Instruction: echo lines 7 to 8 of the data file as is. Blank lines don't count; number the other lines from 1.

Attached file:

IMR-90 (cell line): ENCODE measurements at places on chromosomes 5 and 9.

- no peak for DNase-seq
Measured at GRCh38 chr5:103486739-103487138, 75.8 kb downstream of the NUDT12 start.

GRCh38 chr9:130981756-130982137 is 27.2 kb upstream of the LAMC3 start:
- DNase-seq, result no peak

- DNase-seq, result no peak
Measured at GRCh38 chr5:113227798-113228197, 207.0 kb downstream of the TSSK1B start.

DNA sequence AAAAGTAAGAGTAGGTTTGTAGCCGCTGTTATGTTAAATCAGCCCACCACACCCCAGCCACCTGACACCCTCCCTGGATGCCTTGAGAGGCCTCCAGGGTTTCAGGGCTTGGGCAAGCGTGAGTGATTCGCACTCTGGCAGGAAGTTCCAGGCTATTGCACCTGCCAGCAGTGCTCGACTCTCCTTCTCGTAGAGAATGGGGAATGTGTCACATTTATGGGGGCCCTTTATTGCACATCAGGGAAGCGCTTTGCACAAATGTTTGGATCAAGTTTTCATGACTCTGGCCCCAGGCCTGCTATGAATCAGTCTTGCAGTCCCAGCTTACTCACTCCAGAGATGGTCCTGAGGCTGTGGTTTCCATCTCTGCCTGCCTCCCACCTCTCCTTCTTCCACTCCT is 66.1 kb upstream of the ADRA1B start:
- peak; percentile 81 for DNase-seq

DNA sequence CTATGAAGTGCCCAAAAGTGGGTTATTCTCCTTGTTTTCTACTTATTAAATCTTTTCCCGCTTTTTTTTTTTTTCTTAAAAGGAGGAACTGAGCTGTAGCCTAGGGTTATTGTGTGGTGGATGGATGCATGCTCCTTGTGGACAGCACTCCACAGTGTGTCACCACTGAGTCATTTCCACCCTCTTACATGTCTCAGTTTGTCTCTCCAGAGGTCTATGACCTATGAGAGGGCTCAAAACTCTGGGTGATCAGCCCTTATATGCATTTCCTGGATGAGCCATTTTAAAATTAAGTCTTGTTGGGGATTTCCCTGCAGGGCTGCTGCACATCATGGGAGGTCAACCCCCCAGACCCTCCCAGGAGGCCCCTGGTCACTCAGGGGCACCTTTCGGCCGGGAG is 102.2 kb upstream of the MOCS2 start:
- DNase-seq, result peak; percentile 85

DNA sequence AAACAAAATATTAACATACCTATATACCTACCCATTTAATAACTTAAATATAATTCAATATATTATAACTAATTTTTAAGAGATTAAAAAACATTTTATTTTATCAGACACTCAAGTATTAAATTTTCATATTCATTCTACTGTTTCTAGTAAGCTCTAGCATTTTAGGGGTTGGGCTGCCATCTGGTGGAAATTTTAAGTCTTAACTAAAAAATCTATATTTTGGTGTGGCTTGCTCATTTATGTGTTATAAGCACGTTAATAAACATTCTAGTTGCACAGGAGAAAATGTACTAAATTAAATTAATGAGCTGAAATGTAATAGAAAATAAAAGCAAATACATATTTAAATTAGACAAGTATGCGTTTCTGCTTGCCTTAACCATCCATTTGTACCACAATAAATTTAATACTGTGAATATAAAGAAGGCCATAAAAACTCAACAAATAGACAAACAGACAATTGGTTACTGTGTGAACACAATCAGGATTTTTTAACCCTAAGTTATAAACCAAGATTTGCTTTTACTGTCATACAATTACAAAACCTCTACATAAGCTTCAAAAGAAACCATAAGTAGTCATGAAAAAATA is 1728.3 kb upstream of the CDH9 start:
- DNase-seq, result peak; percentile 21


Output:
Measured at GRCh38 chr5:113227798-113228197, 207.0 kb downstream of the TSSK1B start.

DNA sequence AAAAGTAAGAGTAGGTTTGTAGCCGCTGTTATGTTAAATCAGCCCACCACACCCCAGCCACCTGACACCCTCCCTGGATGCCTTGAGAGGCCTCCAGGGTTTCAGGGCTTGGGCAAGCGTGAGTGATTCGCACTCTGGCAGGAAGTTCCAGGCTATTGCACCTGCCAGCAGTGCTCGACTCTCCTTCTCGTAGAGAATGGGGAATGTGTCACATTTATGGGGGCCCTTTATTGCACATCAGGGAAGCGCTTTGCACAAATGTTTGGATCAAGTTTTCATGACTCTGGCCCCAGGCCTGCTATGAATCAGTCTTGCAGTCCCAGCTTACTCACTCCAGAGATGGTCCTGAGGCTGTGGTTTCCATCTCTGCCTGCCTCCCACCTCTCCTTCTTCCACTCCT is 66.1 kb upstream of the ADRA1B start: